Tuesday, May 05, 2020

Theme-Story Integration Part 4 Rag-Tag-Band Ensemble Story

Theme-Story Integration
Part 4
Rag-Tag-Band Ensemble Story 

Previous parts in the Theme-Story Integration Series:




Part 2 of this series ended off:


Only in children's stories or "comics" (not graphic novels) do people just suddenly, and without explanation or motivation, change into the opposite of what they've been seen to be in a plot-sequence.

So, bit by slow, detailed, bit at a time, you reveal the inner structure of your world that you built -- and make it clear how your world differs from everyday reality such that this "impossible" thing is possible.

In our Reality - "As the twig is bent; so grows the tree," is a true statement about human nature. Also the apple doesn't fall far from the tree is true of humans.

What is different about your World that makes those two statements about Human Nature false?

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Story-arc is the track, the because-line, parallel to Plot where Characters CHANGE because of the impact of events caused by their own decisions or actions -- or events they might never have noticed without some new level of insight triggered by an epiphany precipitated by a Plot Event.

Increased sensitivity to events is a Character Arc.

People do change, but it is rare.  More common is how people change their mind, their conclusions or opinions about something.

The "something" is derived from the Theme - the "change" is the Story.

How this can happen, when, where, why, with whom.

Without a Character Arc traced by a Story-line, a Plot just seems like a waste of time to read.

If an Arc is foreshadowed - something that could happen in a future volume, then the Arc can be the suspense-line in the Story.

All this is deep, abstract, and way too intellectual for simple entertainment.

Often people read to participate in a world where there are no coherent emotional pressures urging them to "Arc" in their own real-life world.

THE STARS BEYOND by S. K. Dunstall (the pen name for a writing team of two sisters who have written several books I enjoyed),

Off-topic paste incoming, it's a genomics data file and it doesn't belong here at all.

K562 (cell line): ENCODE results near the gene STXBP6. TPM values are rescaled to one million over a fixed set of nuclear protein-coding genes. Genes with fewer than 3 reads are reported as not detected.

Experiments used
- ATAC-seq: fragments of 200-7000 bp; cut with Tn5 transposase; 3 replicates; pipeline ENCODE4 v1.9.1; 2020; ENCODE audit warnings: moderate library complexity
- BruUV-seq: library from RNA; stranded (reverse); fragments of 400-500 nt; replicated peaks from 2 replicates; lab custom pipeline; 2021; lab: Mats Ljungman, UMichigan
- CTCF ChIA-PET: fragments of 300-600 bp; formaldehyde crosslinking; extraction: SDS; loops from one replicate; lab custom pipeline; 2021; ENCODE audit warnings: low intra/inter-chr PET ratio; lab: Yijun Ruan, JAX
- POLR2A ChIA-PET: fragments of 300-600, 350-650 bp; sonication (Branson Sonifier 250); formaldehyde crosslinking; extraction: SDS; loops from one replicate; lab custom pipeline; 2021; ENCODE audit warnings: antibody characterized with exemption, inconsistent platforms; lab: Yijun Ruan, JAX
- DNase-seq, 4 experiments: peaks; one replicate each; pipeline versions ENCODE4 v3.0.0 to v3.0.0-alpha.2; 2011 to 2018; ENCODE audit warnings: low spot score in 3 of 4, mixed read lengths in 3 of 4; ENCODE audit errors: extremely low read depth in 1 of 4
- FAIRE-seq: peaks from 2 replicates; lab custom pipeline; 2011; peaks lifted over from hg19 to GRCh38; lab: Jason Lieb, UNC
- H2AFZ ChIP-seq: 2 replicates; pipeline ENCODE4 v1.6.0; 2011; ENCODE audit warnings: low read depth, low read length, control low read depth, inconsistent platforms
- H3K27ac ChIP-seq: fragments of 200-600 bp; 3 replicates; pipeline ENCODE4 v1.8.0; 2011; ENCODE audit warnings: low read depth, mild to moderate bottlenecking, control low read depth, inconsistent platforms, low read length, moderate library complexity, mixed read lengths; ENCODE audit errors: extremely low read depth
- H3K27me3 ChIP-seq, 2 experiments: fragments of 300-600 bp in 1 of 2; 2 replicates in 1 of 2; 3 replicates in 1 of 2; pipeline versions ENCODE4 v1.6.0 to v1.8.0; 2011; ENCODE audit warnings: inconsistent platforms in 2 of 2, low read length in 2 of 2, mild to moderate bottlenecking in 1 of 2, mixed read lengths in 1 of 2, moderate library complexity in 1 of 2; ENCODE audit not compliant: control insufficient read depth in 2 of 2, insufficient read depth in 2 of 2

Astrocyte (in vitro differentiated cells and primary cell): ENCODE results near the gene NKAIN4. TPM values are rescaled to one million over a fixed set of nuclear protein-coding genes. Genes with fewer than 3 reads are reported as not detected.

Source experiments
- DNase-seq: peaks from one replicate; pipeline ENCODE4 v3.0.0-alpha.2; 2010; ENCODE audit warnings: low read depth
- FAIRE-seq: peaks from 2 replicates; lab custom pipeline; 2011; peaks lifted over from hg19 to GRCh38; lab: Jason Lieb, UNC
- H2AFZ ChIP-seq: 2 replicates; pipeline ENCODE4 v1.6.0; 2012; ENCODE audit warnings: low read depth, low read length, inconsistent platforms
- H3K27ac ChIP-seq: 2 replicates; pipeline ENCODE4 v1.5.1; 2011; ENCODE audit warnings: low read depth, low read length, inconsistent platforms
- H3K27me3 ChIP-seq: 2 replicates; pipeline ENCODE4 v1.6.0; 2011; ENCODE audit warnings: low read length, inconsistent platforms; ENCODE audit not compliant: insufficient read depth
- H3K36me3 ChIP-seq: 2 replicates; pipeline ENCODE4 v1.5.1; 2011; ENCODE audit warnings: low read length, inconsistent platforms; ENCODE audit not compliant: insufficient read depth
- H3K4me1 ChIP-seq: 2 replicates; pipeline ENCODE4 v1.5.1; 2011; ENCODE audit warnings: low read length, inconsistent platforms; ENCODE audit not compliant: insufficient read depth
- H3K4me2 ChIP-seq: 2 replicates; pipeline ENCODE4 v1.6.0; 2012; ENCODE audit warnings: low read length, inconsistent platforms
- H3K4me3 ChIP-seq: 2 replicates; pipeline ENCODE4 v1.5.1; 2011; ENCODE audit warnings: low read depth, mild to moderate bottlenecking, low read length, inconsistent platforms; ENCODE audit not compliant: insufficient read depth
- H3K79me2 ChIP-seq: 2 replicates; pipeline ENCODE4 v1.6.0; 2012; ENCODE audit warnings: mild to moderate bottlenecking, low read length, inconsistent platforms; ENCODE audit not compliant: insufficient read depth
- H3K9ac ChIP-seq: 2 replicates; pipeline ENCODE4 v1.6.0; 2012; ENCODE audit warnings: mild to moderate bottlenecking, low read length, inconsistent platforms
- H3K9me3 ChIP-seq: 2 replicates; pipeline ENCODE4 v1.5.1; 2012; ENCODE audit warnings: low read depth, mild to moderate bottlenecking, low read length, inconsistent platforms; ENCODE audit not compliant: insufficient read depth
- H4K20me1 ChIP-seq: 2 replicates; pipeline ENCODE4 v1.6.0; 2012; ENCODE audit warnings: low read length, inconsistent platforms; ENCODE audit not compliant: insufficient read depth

is an example of the "ensemble" cast, but because of the scope of the story - almost galaxy wide, many locations, many astrophysical oddities, plus an entire worldbuilding element about genetic manipulation, then adding brand new Aliens - there weren't enough pages in the book to delve into each point of view Character's Arc, Story, personal progress, and Relationships.

Each Character scintillates with possibilities, and none of them get a chance to grow before our eyes, to convince us we can become better people, and that Relationships are the key to that.  None of the Characters have enough space in the book to show-don't-tell us how LOVE CONQUERS ALL.

The book didn't set out to be a Romance.  There are Relationships, but mostly business-based, and maybe a little charity (or pity) tossed in on the side as people get their fannies caught in bear traps.

The bear traps (like losing a job, behind denied contracted bonuses) resolve way too easily, and all the main characters end up potential rich (due to a mineral discovery made because of a recovered memory.)

None of this is easy, and each step of the plot requires ferocious dedicated, disciplined, and risky actions by the Point of View Character used for a given chapter.

It paints a vast mural before our eyes, and it is a grand read.

But the "world" that is built of these pieces is more the hero of the story, not the Characters.  It is the "world" (galaxy-spanning-economy-based-on-gene-modification) that "arcs" -- this is the story of a civilization, not the individuals whose fates change that civilization's potential to survive and continue meddling with genes.

So far, there's nothing grotesque or cringe-worthy in the results of the gene modification professions.  There is a full blown healing application, but the rest is an art form that just lets individuals who can afford it become their fantasy selves.

None of the clients go into the gene-modification machines for love, or to reveal or actualize the reality of their Soul, or to venture onto planets hostile to human life.  Yet this volume introduces the potential (an unlivable planet with Aliens who also find it unlivable) for such modification.

Humans are modified, but so far there's no mention of modifying plants or food-animals to live on uninhabitable planets.

Gene modification has been strictly limited by lack of elemental resources that make it work.  The discovery made at the end of this volume teases future volumes about the impact on this disciplined civilization by unlimited access to such a natural resource.

So far, with all the male and female characters in the story, I don't see the foreshadowing of a true Romance, but this Series really needs one volume that tracks the Character Arcs of a pair becoming mates by being changed.

So writers should ponder human civilization, in whatever epoch you want to write in, and figure out the mechanism that lets one human "change" another human's mind, heart, soul -- opinions.

Part 5 of this series makes a suggestion.

Jacqueline Lichtenberg

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